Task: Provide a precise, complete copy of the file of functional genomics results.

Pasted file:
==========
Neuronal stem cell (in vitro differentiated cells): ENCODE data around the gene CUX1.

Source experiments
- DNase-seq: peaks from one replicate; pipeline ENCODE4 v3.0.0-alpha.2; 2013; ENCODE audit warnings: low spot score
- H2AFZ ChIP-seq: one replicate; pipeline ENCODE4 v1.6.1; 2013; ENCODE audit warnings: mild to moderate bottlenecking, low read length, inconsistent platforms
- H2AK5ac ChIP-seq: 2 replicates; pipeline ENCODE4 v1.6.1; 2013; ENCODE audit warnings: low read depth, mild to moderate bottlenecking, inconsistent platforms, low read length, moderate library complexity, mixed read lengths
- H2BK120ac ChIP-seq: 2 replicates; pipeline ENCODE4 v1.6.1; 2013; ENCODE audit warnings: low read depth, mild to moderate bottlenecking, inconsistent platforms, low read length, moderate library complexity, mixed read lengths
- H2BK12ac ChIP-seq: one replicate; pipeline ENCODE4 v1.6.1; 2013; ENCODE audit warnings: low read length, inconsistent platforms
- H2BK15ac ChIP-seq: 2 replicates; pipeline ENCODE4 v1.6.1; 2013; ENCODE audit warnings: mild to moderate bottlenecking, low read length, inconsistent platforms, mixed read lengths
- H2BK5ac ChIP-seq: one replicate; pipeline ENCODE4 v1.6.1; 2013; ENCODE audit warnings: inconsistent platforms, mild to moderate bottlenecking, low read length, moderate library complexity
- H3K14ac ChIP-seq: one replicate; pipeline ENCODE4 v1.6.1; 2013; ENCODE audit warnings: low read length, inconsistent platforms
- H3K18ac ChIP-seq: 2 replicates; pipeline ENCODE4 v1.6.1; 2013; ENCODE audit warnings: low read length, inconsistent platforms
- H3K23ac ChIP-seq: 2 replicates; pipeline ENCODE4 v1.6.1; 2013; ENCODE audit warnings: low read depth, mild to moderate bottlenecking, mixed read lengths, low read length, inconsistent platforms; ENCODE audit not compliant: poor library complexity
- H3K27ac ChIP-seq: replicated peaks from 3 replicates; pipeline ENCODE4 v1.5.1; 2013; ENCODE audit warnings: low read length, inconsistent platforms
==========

Neuronal stem cell (in vitro differentiated cells): ENCODE data around the gene CUX1.

Source experiments
- DNase-seq: peaks from one replicate; pipeline ENCODE4 v3.0.0-alpha.2; 2013; ENCODE audit warnings: low spot score
- H2AFZ ChIP-seq: one replicate; pipeline ENCODE4 v1.6.1; 2013; ENCODE audit warnings: mild to moderate bottlenecking, low read length, inconsistent platforms
- H2AK5ac ChIP-seq: 2 replicates; pipeline ENCODE4 v1.6.1; 2013; ENCODE audit warnings: low read depth, mild to moderate bottlenecking, inconsistent platforms, low read length, moderate library complexity, mixed read lengths
- H2BK120ac ChIP-seq: 2 replicates; pipeline ENCODE4 v1.6.1; 2013; ENCODE audit warnings: low read depth, mild to moderate bottlenecking, inconsistent platforms, low read length, moderate library complexity, mixed read lengths
- H2BK12ac ChIP-seq: one replicate; pipeline ENCODE4 v1.6.1; 2013; ENCODE audit warnings: low read length, inconsistent platforms
- H2BK15ac ChIP-seq: 2 replicates; pipeline ENCODE4 v1.6.1; 2013; ENCODE audit warnings: mild to moderate bottlenecking, low read length, inconsistent platforms, mixed read lengths
- H2BK5ac ChIP-seq: one replicate; pipeline ENCODE4 v1.6.1; 2013; ENCODE audit warnings: inconsistent platforms, mild to moderate bottlenecking, low read length, moderate library complexity
- H3K14ac ChIP-seq: one replicate; pipeline ENCODE4 v1.6.1; 2013; ENCODE audit warnings: low read length, inconsistent platforms
- H3K18ac ChIP-seq: 2 replicates; pipeline ENCODE4 v1.6.1; 2013; ENCODE audit warnings: low read length, inconsistent platforms
- H3K23ac ChIP-seq: 2 replicates; pipeline ENCODE4 v1.6.1; 2013; ENCODE audit warnings: low read depth, mild to moderate bottlenecking, mixed read lengths, low read length, inconsistent platforms; ENCODE audit not compliant: poor library complexity
- H3K27ac ChIP-seq: replicated peaks from 3 replicates; pipeline ENCODE4 v1.5.1; 2013; ENCODE audit warnings: low read length, inconsistent platforms